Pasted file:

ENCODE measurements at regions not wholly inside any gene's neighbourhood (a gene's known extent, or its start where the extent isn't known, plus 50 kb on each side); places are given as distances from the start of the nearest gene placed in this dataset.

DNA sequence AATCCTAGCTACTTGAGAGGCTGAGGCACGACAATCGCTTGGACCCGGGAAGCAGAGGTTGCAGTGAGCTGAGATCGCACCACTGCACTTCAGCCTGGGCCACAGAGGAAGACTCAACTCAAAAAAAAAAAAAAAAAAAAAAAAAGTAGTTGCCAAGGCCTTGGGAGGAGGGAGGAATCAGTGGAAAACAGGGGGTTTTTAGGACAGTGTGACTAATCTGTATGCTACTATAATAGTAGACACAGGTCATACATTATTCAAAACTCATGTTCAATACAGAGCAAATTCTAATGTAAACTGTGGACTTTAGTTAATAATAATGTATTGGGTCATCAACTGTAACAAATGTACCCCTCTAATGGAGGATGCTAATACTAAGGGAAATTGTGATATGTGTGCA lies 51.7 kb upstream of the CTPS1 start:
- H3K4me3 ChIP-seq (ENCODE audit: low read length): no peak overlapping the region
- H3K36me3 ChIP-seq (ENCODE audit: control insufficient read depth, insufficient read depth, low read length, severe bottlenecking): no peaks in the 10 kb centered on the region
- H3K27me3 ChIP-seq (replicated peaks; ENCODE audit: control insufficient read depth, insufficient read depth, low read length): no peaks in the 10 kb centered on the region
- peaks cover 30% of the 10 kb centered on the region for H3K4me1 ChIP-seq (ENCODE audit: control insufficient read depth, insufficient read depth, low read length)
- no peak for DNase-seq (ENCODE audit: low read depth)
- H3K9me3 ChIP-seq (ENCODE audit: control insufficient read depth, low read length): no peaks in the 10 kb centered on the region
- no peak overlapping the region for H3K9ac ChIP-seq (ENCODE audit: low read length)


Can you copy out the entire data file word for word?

ENCODE measurements at regions not wholly inside any gene's neighbourhood (a gene's known extent, or its start where the extent isn't known, plus 50 kb on each side); places are given as distances from the start of the nearest gene placed in this dataset.

DNA sequence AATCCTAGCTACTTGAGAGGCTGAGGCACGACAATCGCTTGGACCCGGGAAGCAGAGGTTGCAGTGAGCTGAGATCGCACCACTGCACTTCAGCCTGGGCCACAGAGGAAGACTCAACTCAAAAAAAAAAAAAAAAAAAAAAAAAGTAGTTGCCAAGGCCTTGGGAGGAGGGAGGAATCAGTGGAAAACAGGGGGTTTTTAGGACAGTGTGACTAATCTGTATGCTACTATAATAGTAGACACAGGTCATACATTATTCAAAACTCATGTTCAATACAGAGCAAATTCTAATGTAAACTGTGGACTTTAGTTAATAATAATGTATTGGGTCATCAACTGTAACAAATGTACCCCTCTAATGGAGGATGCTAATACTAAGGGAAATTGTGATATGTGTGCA lies 51.7 kb upstream of the CTPS1 start:
- H3K4me3 ChIP-seq (ENCODE audit: low read length): no peak overlapping the region
- H3K36me3 ChIP-seq (ENCODE audit: control insufficient read depth, insufficient read depth, low read length, severe bottlenecking): no peaks in the 10 kb centered on the region
- H3K27me3 ChIP-seq (replicated peaks; ENCODE audit: control insufficient read depth, insufficient read depth, low read length): no peaks in the 10 kb centered on the region
- peaks cover 30% of the 10 kb centered on the region for H3K4me1 ChIP-seq (ENCODE audit: control insufficient read depth, insufficient read depth, low read length)
- no peak for DNase-seq (ENCODE audit: low read depth)
- H3K9me3 ChIP-seq (ENCODE audit: control insufficient read depth, low read length): no peaks in the 10 kb centered on the region
- no peak overlapping the region for H3K9ac ChIP-seq (ENCODE audit: low read length)